When a bumbling pair of employees at a medical supply warehouse accidentally release a deadly gas into the air, the vapors cause the dead to re-animate as they go on a rampage through ... See full summary »
A man decides to turn his moribund life around by winning back his ex-girlfriend, reconciling his relationship with his mother, and dealing with an entire community that has returned from the dead to eat the living.
One morning a young man wakes to find a small, disgusting creature has attached itself to the base of his brain stem. The creature gives him a euphoric state of happiness but in return demands human victims.
A group of men head to a remote village to help one of their friends get over his divorce; when they get there, though, they discover that all the women have been infected with a virus that makes them man-hating cannibals.
When a liquor store owner finds a case of "Viper" in his cellar, he decides to sell it to the local hobos at one dollar a bottle, unaware of its true properties. The drinks causes its ... See full summary »
When a bumbling pair of employees at a medical supply warehouse accidentally release a deadly gas into the air, the vapors cause the dead to re-animate as they go on a rampage through Louisville, Kentucky seeking their favorite food, brains. Written by
Todd A. Bobenrieth <TAB146@PSUVM.EDU>
The lead pipe that Clu Gulager uses in the movie is actually made of rubber. He initially used a real pipe but the crew snuck it away from him and replaced it with a rubber one as Dan O'Bannon was worried about Clu's frequent angry and sometimes violent outbursts. See more »
When Frank is explaining how the original Night of the Living Dead is based on a true story, he states that the true story occurred in 1969. However Night of the Living Dead (1968) was released in 1968, a year before the incident happened. In the original script Frank said the event happened in 1966, but Dan O'Bannon changed the line because he felt it would be better if the character was unreliable. See more »
This is one of those very rare films that combines good black humor with bloody, messy gore and does it perfectly. Where `Children Shouldn't Play With Dead Things' fails miserably, `Return of the Living Dead' succeeds triumphantly. It takes a tired plot (zombies eat teenagers) and makes it new again. The teenagers here are not faceless, stupid, oversexed victims at all. They are misfits and outsiders, the kind of kids who probably go to horror movies every day and make fun of the faceless, stupid, oversexed victims who populated the majority of the slasher films made in the 1980s. The nihilistic punk rock teens can identify with the zombies, and even though it is their ultimate fate to be consumed by them, you like them, you want them to survive and you're sorry to see them go even though the zombies are every bit as cool.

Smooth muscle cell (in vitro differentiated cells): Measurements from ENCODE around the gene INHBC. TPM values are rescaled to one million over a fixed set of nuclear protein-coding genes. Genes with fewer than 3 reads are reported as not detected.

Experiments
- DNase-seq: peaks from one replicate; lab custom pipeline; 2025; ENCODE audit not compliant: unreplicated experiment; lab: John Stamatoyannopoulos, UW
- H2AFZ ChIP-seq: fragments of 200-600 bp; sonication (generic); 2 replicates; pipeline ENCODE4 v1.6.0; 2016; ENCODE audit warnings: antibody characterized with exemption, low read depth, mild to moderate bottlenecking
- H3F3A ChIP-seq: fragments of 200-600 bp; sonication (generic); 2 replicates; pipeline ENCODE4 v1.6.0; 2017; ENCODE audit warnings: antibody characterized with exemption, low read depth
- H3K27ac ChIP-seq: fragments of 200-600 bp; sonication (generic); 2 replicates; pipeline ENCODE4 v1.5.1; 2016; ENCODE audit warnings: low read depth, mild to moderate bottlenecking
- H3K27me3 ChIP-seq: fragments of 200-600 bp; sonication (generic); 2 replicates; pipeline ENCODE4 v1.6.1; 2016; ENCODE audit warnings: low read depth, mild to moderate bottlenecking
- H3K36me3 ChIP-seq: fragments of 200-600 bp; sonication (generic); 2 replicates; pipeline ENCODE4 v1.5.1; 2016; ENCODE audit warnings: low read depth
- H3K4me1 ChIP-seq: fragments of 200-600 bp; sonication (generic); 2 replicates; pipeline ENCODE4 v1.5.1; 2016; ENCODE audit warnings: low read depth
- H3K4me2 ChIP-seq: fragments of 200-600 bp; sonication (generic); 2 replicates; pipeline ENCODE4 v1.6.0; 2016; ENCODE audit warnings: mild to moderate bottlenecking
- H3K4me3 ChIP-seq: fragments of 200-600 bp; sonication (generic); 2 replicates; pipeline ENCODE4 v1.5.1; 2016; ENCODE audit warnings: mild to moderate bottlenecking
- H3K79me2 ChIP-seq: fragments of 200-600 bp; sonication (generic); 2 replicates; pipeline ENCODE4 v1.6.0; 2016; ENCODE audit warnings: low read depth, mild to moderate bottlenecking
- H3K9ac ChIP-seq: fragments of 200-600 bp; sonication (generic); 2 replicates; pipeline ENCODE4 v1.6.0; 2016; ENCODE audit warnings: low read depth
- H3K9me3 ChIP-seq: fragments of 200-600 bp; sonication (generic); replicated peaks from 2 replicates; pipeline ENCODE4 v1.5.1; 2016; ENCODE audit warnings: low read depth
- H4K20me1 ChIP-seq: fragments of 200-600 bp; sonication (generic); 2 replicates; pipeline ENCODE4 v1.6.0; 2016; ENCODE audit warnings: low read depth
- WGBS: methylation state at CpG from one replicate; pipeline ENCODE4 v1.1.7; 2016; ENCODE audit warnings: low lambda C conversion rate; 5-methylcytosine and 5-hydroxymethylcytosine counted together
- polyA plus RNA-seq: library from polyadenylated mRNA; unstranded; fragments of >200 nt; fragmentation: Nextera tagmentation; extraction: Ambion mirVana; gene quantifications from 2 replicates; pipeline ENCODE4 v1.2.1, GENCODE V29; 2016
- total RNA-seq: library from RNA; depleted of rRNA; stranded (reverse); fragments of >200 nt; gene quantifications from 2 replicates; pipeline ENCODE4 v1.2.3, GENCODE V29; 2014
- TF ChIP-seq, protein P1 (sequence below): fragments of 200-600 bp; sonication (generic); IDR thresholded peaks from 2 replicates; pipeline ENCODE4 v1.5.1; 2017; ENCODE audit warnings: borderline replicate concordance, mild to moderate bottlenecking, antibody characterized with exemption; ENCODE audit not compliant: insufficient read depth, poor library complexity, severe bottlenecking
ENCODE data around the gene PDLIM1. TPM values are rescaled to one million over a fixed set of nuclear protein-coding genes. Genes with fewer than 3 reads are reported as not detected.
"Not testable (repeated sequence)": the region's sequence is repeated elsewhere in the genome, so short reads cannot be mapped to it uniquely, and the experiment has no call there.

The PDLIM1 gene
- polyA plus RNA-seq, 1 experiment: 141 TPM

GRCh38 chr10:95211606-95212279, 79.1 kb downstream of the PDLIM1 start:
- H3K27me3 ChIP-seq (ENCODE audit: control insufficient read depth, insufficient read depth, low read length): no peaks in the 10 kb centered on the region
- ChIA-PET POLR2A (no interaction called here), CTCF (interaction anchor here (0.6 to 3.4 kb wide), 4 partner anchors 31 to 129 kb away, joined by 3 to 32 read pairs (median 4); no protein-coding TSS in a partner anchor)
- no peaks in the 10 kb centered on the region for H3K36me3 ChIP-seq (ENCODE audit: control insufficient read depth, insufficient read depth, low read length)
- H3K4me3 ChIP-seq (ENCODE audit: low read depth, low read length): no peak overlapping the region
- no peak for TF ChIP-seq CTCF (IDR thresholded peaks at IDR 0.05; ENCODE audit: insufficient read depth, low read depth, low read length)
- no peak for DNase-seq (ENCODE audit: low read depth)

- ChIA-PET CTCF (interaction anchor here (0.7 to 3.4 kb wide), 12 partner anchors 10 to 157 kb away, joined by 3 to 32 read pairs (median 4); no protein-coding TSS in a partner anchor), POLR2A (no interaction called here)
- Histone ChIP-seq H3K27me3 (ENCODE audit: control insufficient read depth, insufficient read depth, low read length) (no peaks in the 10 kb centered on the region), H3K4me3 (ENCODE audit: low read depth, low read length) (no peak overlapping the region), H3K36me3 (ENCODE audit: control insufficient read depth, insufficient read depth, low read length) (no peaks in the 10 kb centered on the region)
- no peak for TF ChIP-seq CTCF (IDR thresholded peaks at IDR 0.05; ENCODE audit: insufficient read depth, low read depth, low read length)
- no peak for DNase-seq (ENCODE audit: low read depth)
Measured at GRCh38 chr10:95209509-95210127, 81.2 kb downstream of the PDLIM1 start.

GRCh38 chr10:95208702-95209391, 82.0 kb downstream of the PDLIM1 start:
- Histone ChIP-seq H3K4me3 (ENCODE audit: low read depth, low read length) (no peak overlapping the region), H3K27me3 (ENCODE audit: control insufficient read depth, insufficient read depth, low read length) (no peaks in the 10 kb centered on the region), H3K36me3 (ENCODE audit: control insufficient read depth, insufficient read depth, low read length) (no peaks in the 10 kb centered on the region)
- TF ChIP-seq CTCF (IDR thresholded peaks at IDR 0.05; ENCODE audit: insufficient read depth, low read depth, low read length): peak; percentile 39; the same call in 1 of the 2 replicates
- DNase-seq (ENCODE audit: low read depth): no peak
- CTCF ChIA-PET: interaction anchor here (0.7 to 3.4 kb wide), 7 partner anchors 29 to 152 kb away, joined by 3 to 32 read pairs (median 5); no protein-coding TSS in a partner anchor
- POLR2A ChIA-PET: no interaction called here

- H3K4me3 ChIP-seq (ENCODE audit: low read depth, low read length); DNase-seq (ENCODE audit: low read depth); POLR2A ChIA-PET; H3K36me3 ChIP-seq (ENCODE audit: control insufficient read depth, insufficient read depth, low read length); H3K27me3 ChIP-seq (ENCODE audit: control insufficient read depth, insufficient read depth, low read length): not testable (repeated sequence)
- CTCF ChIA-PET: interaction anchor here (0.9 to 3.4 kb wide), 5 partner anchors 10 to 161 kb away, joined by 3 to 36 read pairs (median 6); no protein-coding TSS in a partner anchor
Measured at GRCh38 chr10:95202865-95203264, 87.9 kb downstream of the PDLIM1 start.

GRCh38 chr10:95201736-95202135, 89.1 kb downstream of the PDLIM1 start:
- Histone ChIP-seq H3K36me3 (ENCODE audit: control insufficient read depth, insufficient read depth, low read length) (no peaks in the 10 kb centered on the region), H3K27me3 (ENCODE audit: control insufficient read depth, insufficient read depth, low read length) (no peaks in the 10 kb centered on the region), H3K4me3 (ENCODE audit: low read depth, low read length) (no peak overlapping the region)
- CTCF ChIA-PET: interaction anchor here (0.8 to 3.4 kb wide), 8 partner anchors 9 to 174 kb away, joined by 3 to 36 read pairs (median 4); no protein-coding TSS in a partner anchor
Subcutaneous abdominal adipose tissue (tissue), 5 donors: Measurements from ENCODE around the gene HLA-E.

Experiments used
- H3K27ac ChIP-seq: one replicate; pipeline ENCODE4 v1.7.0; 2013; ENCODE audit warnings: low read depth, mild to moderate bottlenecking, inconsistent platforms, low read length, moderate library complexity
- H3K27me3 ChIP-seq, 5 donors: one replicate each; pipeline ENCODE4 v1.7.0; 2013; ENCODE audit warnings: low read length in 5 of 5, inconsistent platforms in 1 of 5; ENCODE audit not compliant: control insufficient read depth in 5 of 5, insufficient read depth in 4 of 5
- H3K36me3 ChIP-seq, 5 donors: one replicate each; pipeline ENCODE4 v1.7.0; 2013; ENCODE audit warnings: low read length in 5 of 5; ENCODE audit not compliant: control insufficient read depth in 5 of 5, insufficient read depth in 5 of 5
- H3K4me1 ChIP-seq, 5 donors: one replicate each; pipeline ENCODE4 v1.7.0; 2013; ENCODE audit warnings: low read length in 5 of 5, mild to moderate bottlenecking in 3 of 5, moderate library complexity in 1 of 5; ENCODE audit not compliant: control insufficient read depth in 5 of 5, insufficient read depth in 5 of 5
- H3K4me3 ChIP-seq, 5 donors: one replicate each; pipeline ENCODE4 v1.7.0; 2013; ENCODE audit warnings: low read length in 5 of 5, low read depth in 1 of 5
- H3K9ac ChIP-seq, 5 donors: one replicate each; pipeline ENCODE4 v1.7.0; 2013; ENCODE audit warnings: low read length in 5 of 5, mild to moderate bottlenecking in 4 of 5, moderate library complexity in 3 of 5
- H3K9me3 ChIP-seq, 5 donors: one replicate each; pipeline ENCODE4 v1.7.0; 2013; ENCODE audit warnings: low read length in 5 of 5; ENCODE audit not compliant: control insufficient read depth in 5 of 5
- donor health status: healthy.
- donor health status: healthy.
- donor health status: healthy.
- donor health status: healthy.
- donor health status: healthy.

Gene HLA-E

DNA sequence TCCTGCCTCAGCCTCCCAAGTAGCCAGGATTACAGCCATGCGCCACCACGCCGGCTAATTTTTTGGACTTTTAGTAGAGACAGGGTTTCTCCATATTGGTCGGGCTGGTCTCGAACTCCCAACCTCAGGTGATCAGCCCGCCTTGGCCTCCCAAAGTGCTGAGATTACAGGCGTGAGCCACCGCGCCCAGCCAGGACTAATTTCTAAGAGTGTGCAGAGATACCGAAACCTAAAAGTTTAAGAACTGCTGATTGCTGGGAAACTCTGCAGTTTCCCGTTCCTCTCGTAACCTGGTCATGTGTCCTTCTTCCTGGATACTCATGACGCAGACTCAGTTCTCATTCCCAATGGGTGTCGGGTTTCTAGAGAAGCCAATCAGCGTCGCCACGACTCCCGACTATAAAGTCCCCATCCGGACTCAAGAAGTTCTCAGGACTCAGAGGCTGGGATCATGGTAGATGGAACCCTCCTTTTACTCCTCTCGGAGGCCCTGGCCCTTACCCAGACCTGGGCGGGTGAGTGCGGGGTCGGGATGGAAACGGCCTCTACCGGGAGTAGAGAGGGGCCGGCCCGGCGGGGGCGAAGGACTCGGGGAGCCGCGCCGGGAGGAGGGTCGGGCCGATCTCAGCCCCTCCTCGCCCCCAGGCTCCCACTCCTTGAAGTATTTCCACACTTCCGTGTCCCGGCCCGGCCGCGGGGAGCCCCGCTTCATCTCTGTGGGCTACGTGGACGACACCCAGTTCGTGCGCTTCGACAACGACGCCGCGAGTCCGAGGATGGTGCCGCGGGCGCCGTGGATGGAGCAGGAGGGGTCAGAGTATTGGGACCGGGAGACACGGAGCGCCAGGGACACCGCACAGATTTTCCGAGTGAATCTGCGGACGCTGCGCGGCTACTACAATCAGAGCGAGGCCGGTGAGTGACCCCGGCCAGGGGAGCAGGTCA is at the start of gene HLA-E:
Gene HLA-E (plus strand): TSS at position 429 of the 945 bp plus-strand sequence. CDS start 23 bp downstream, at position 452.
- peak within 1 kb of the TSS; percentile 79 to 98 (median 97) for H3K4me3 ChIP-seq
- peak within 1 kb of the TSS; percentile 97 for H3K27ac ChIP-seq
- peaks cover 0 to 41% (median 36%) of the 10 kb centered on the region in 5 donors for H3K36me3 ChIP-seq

Long before `28 Days Later' appeared, `Return of the Living Dead' presented us with FAST zombies, zombies who could run, jump and work together like a football team, tackling people and making it a group effort to tear their victims apart. There are very few slow, shuffling monsters here; these are zombies to contend with. They talk, they think, they problem solve. Who could ever forget the Tar Man (my personal favorite) rigging up a device to tear down the metal closet doors, behind which our heroine has locked herself?
The adult characters in this film are no less interesting than the teenagers. James Karen is absolutely hysterical in his role as a medical warehouse manager, whose bumbling irresponsibility leads to the zombies being unleashed. Clu Gulager is a stressed out corporate jerk who will do anything to save the name and reputation of the warehouse he owns. And Don Calfa is excellent as the slightly shady mortician who may or may not be an ex-Nazi. The mismatched cast really comes together and forms a bond here, fighting back and growing more desperate as the zombies grow stronger. This film never lets up, not for one minute. There are no long explanation scenes, no boring set-up, just in-your-face excitement from the very first scene. It is the perfect homage to the Romero films; there is no happy ending here, only an ironic twist which will make even the most cynical doomsayer grin. This film is already a cult classic and deserves its status. It's as close to flawless as you can get.
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